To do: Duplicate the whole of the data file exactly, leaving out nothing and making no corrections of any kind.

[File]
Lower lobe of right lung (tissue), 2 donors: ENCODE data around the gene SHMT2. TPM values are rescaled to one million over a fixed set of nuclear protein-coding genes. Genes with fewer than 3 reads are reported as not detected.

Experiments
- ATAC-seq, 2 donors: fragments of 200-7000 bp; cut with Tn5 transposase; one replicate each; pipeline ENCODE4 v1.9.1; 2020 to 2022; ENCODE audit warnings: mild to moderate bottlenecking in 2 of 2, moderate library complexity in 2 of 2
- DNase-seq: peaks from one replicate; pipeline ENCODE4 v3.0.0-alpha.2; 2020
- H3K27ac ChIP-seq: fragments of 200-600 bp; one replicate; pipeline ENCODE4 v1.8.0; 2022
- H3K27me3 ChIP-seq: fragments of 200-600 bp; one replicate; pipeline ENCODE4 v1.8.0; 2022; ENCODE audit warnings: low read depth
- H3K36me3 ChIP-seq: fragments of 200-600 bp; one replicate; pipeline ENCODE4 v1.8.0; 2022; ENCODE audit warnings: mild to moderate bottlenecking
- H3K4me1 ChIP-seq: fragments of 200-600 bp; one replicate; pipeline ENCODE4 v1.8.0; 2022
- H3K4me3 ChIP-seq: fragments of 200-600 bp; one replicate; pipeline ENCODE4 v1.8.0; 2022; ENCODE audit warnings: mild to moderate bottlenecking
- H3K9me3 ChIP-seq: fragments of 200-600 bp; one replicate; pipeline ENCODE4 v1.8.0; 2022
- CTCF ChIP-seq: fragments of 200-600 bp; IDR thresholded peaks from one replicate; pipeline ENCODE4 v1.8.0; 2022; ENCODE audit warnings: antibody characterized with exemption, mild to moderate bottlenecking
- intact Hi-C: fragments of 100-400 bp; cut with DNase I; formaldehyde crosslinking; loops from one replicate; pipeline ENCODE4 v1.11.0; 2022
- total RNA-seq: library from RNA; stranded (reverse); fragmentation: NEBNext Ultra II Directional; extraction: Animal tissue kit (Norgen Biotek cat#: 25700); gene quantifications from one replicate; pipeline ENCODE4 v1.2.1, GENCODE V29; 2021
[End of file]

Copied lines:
Lower lobe of right lung (tissue), 2 donors: ENCODE data around the gene SHMT2. TPM values are rescaled to one million over a fixed set of nuclear protein-coding genes. Genes with fewer than 3 reads are reported as not detected.

Experiments
- ATAC-seq, 2 donors: fragments of 200-7000 bp; cut with Tn5 transposase; one replicate each; pipeline ENCODE4 v1.9.1; 2020 to 2022; ENCODE audit warnings: mild to moderate bottlenecking in 2 of 2, moderate library complexity in 2 of 2
- DNase-seq: peaks from one replicate; pipeline ENCODE4 v3.0.0-alpha.2; 2020
- H3K27ac ChIP-seq: fragments of 200-600 bp; one replicate; pipeline ENCODE4 v1.8.0; 2022
- H3K27me3 ChIP-seq: fragments of 200-600 bp; one replicate; pipeline ENCODE4 v1.8.0; 2022; ENCODE audit warnings: low read depth
- H3K36me3 ChIP-seq: fragments of 200-600 bp; one replicate; pipeline ENCODE4 v1.8.0; 2022; ENCODE audit warnings: mild to moderate bottlenecking
- H3K4me1 ChIP-seq: fragments of 200-600 bp; one replicate; pipeline ENCODE4 v1.8.0; 2022
- H3K4me3 ChIP-seq: fragments of 200-600 bp; one replicate; pipeline ENCODE4 v1.8.0; 2022; ENCODE audit warnings: mild to moderate bottlenecking
- H3K9me3 ChIP-seq: fragments of 200-600 bp; one replicate; pipeline ENCODE4 v1.8.0; 2022
- CTCF ChIP-seq: fragments of 200-600 bp; IDR thresholded peaks from one replicate; pipeline ENCODE4 v1.8.0; 2022; ENCODE audit warnings: antibody characterized with exemption, mild to moderate bottlenecking
- intact Hi-C: fragments of 100-400 bp; cut with DNase I; formaldehyde crosslinking; loops from one replicate; pipeline ENCODE4 v1.11.0; 2022
- total RNA-seq: library from RNA; stranded (reverse); fragmentation: NEBNext Ultra II Directional; extraction: Animal tissue kit (Norgen Biotek cat#: 25700); gene quantifications from one replicate; pipeline ENCODE4 v1.2.1, GENCODE V29; 2021